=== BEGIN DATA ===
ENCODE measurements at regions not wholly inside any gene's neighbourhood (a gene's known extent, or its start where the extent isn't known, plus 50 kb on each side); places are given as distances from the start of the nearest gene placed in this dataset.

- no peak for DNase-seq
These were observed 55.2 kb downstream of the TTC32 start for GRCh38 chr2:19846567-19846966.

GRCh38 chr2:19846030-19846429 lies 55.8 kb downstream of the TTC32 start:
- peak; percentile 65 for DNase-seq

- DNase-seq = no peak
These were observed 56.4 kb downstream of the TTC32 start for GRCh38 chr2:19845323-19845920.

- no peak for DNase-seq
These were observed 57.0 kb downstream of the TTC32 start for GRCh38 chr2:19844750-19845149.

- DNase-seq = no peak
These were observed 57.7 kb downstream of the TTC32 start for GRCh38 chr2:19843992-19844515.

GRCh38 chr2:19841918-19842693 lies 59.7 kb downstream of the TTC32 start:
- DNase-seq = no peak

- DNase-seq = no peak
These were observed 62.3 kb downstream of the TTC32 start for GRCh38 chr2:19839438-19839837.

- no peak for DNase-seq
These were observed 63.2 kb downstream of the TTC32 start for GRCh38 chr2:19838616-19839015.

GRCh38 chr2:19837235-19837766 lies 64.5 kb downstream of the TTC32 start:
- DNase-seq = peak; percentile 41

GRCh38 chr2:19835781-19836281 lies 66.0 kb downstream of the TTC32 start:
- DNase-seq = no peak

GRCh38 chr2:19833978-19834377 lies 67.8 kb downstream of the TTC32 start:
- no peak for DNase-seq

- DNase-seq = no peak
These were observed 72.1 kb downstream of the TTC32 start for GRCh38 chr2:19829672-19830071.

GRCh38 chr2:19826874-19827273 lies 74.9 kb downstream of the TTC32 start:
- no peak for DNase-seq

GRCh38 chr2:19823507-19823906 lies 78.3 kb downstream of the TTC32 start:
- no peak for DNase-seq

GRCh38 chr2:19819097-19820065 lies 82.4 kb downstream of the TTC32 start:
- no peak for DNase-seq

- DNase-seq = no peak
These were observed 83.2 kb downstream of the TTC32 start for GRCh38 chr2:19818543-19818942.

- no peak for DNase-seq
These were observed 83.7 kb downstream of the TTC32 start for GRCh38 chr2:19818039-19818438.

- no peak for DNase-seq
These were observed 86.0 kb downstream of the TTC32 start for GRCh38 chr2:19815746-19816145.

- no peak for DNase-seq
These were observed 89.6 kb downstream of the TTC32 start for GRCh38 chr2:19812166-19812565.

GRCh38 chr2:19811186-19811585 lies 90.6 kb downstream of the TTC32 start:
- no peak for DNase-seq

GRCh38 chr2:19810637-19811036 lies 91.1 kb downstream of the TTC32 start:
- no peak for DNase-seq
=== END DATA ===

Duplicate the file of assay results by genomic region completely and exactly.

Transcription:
ENCODE measurements at regions not wholly inside any gene's neighbourhood (a gene's known extent, or its start where the extent isn't known, plus 50 kb on each side); places are given as distances from the start of the nearest gene placed in this dataset.

- no peak for DNase-seq
These were observed 55.2 kb downstream of the TTC32 start for GRCh38 chr2:19846567-19846966.

GRCh38 chr2:19846030-19846429 lies 55.8 kb downstream of the TTC32 start:
- peak; percentile 65 for DNase-seq

- DNase-seq = no peak
These were observed 56.4 kb downstream of the TTC32 start for GRCh38 chr2:19845323-19845920.

- no peak for DNase-seq
These were observed 57.0 kb downstream of the TTC32 start for GRCh38 chr2:19844750-19845149.

- DNase-seq = no peak
These were observed 57.7 kb downstream of the TTC32 start for GRCh38 chr2:19843992-19844515.

GRCh38 chr2:19841918-19842693 lies 59.7 kb downstream of the TTC32 start:
- DNase-seq = no peak

- DNase-seq = no peak
These were observed 62.3 kb downstream of the TTC32 start for GRCh38 chr2:19839438-19839837.

- no peak for DNase-seq
These were observed 63.2 kb downstream of the TTC32 start for GRCh38 chr2:19838616-19839015.

GRCh38 chr2:19837235-19837766 lies 64.5 kb downstream of the TTC32 start:
- DNase-seq = peak; percentile 41

GRCh38 chr2:19835781-19836281 lies 66.0 kb downstream of the TTC32 start:
- DNase-seq = no peak

GRCh38 chr2:19833978-19834377 lies 67.8 kb downstream of the TTC32 start:
- no peak for DNase-seq

- DNase-seq = no peak
These were observed 72.1 kb downstream of the TTC32 start for GRCh38 chr2:19829672-19830071.

GRCh38 chr2:19826874-19827273 lies 74.9 kb downstream of the TTC32 start:
- no peak for DNase-seq

GRCh38 chr2:19823507-19823906 lies 78.3 kb downstream of the TTC32 start:
- no peak for DNase-seq

GRCh38 chr2:19819097-19820065 lies 82.4 kb downstream of the TTC32 start:
- no peak for DNase-seq

- DNase-seq = no peak
These were observed 83.2 kb downstream of the TTC32 start for GRCh38 chr2:19818543-19818942.

- no peak for DNase-seq
These were observed 83.7 kb downstream of the TTC32 start for GRCh38 chr2:19818039-19818438.

- no peak for DNase-seq
These were observed 86.0 kb downstream of the TTC32 start for GRCh38 chr2:19815746-19816145.

- no peak for DNase-seq
These were observed 89.6 kb downstream of the TTC32 start for GRCh38 chr2:19812166-19812565.

GRCh38 chr2:19811186-19811585 lies 90.6 kb downstream of the TTC32 start:
- no peak for DNase-seq

GRCh38 chr2:19810637-19811036 lies 91.1 kb downstream of the TTC32 start:
- no peak for DNase-seq